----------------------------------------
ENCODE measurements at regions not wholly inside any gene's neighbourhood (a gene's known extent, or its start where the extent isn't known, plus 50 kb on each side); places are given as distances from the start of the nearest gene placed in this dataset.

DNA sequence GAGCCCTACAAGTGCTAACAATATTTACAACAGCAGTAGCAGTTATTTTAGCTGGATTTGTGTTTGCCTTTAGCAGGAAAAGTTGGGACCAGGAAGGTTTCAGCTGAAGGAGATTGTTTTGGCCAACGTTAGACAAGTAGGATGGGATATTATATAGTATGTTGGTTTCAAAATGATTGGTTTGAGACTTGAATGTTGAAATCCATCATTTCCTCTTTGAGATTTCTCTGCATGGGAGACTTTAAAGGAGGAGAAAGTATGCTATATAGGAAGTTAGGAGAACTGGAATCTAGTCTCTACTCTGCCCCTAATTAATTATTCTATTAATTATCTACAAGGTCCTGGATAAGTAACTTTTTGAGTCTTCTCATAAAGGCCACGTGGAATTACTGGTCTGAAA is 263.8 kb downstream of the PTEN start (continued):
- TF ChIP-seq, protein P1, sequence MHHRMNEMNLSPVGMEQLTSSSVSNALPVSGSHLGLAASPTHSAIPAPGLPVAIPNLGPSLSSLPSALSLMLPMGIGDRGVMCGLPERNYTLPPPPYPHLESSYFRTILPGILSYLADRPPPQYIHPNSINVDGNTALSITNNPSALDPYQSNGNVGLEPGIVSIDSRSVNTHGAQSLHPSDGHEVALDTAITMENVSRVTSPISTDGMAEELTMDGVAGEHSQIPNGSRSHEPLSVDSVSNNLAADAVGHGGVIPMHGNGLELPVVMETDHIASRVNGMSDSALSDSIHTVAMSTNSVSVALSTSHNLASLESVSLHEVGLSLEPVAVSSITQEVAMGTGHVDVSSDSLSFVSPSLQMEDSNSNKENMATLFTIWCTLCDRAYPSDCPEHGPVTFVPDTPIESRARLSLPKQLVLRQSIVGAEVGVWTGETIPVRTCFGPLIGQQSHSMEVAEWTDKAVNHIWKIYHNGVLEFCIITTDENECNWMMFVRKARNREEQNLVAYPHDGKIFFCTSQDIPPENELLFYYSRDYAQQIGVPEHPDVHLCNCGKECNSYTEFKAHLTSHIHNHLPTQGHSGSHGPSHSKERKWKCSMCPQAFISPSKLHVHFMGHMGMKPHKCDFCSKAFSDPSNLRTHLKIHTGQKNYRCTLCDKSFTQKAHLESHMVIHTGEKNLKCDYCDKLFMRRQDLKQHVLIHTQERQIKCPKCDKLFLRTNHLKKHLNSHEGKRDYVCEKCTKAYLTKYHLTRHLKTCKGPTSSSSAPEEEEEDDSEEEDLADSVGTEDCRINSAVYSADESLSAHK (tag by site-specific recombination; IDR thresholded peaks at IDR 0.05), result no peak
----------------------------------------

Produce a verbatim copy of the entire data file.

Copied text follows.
ENCODE measurements at regions not wholly inside any gene's neighbourhood (a gene's known extent, or its start where the extent isn't known, plus 50 kb on each side); places are given as distances from the start of the nearest gene placed in this dataset.

DNA sequence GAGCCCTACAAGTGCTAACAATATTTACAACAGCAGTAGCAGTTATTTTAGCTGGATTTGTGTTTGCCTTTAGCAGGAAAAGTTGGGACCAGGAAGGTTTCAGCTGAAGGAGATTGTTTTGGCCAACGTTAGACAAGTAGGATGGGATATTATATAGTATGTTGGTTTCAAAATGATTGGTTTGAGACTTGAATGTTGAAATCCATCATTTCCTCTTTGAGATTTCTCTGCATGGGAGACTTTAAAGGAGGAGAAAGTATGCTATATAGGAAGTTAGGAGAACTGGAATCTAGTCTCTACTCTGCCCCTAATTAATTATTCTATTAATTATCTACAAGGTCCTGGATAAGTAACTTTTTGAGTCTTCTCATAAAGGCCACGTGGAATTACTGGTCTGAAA is 263.8 kb downstream of the PTEN start (continued):
- TF ChIP-seq, protein P1, sequence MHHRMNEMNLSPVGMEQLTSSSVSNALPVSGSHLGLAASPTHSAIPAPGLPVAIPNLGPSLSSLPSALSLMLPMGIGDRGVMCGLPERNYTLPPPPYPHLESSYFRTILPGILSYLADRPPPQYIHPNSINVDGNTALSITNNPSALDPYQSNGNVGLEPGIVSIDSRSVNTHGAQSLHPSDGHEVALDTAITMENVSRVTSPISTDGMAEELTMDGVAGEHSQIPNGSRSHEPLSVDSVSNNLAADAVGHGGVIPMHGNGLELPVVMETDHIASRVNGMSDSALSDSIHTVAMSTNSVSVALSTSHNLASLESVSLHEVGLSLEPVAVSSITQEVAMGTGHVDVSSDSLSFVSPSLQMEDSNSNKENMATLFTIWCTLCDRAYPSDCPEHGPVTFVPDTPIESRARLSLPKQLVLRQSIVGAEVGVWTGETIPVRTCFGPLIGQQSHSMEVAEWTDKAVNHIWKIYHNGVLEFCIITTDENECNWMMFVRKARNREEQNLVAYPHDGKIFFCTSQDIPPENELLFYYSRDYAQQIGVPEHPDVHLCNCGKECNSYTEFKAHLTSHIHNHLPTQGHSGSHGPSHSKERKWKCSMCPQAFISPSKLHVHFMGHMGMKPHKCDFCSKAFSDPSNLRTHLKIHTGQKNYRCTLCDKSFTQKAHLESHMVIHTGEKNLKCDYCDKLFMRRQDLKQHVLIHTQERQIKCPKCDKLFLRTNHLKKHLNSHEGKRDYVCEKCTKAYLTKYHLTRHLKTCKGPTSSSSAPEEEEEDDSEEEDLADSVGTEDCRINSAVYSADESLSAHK (tag by site-specific recombination; IDR thresholded peaks at IDR 0.05), result no peak